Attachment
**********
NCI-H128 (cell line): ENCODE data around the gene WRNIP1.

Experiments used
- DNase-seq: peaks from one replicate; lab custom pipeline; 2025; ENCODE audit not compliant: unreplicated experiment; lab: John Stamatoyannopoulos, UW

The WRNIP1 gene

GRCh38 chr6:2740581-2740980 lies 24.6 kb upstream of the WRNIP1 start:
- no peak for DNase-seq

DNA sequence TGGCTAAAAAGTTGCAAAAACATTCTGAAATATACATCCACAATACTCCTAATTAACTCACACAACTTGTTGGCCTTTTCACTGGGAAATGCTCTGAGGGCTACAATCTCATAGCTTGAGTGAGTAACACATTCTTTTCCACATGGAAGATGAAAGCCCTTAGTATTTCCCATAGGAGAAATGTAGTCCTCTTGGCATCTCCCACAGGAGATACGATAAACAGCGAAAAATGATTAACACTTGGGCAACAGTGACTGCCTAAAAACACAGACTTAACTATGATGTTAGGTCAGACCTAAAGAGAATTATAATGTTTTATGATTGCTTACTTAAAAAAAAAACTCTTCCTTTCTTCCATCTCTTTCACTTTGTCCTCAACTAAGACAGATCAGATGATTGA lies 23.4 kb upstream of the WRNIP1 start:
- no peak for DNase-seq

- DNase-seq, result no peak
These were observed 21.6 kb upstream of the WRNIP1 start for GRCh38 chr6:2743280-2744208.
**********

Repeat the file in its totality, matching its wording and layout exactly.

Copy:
NCI-H128 (cell line): ENCODE data around the gene WRNIP1.

Experiments used
- DNase-seq: peaks from one replicate; lab custom pipeline; 2025; ENCODE audit not compliant: unreplicated experiment; lab: John Stamatoyannopoulos, UW

The WRNIP1 gene

GRCh38 chr6:2740581-2740980 lies 24.6 kb upstream of the WRNIP1 start:
- no peak for DNase-seq

DNA sequence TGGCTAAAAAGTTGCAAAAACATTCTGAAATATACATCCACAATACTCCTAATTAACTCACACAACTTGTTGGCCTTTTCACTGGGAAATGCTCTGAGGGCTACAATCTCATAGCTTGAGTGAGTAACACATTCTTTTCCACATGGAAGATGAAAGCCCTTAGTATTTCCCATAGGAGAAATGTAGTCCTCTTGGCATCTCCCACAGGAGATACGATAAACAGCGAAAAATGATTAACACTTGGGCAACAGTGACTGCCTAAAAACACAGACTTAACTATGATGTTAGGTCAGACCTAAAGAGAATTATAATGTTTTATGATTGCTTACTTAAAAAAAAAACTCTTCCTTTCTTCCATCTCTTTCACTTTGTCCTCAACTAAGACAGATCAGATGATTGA lies 23.4 kb upstream of the WRNIP1 start:
- no peak for DNase-seq

- DNase-seq, result no peak
These were observed 21.6 kb upstream of the WRNIP1 start for GRCh38 chr6:2743280-2744208.